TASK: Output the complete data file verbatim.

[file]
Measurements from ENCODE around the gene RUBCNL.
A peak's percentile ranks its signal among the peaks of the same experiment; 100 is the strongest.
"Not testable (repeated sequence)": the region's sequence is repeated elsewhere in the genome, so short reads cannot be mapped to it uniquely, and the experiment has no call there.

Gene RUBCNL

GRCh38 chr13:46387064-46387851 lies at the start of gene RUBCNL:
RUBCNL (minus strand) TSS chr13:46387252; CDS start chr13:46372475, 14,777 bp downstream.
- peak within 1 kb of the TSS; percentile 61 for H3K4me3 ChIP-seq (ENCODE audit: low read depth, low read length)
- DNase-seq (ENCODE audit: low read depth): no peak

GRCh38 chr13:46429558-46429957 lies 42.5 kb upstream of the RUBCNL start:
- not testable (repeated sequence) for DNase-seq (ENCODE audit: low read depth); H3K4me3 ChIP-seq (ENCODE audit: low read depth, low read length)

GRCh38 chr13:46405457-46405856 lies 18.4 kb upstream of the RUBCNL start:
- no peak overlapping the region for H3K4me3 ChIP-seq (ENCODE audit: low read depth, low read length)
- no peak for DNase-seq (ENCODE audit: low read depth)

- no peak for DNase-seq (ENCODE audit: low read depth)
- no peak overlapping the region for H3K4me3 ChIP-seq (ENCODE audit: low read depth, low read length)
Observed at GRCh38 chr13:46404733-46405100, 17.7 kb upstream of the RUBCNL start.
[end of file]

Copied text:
Measurements from ENCODE around the gene RUBCNL.
A peak's percentile ranks its signal among the peaks of the same experiment; 100 is the strongest.
"Not testable (repeated sequence)": the region's sequence is repeated elsewhere in the genome, so short reads cannot be mapped to it uniquely, and the experiment has no call there.

Gene RUBCNL

GRCh38 chr13:46387064-46387851 lies at the start of gene RUBCNL:
RUBCNL (minus strand) TSS chr13:46387252; CDS start chr13:46372475, 14,777 bp downstream.
- peak within 1 kb of the TSS; percentile 61 for H3K4me3 ChIP-seq (ENCODE audit: low read depth, low read length)
- DNase-seq (ENCODE audit: low read depth): no peak

GRCh38 chr13:46429558-46429957 lies 42.5 kb upstream of the RUBCNL start:
- not testable (repeated sequence) for DNase-seq (ENCODE audit: low read depth); H3K4me3 ChIP-seq (ENCODE audit: low read depth, low read length)

GRCh38 chr13:46405457-46405856 lies 18.4 kb upstream of the RUBCNL start:
- no peak overlapping the region for H3K4me3 ChIP-seq (ENCODE audit: low read depth, low read length)
- no peak for DNase-seq (ENCODE audit: low read depth)

- no peak for DNase-seq (ENCODE audit: low read depth)
- no peak overlapping the region for H3K4me3 ChIP-seq (ENCODE audit: low read depth, low read length)
Observed at GRCh38 chr13:46404733-46405100, 17.7 kb upstream of the RUBCNL start.